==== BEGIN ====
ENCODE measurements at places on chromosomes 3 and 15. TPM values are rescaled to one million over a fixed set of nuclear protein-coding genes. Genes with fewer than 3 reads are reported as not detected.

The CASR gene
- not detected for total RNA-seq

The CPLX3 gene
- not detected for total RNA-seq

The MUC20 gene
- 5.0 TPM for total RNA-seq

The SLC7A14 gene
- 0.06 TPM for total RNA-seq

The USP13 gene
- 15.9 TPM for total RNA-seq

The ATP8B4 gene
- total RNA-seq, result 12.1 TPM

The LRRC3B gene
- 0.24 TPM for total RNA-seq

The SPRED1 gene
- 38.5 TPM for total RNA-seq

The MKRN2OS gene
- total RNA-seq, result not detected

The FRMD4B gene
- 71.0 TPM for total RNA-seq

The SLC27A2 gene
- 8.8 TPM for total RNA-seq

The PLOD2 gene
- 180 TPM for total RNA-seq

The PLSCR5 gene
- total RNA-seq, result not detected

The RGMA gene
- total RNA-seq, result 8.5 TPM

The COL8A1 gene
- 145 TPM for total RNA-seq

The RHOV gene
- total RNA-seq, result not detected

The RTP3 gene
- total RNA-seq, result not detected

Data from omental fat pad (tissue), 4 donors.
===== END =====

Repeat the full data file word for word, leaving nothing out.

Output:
ENCODE measurements at places on chromosomes 3 and 15. TPM values are rescaled to one million over a fixed set of nuclear protein-coding genes. Genes with fewer than 3 reads are reported as not detected.

The CASR gene
- not detected for total RNA-seq

The CPLX3 gene
- not detected for total RNA-seq

The MUC20 gene
- 5.0 TPM for total RNA-seq

The SLC7A14 gene
- 0.06 TPM for total RNA-seq

The USP13 gene
- 15.9 TPM for total RNA-seq

The ATP8B4 gene
- total RNA-seq, result 12.1 TPM

The LRRC3B gene
- 0.24 TPM for total RNA-seq

The SPRED1 gene
- 38.5 TPM for total RNA-seq

The MKRN2OS gene
- total RNA-seq, result not detected

The FRMD4B gene
- 71.0 TPM for total RNA-seq

The SLC27A2 gene
- 8.8 TPM for total RNA-seq

The PLOD2 gene
- 180 TPM for total RNA-seq

The PLSCR5 gene
- total RNA-seq, result not detected

The RGMA gene
- total RNA-seq, result 8.5 TPM

The COL8A1 gene
- 145 TPM for total RNA-seq

The RHOV gene
- total RNA-seq, result not detected

The RTP3 gene
- total RNA-seq, result not detected

Data from omental fat pad (tissue), 4 donors.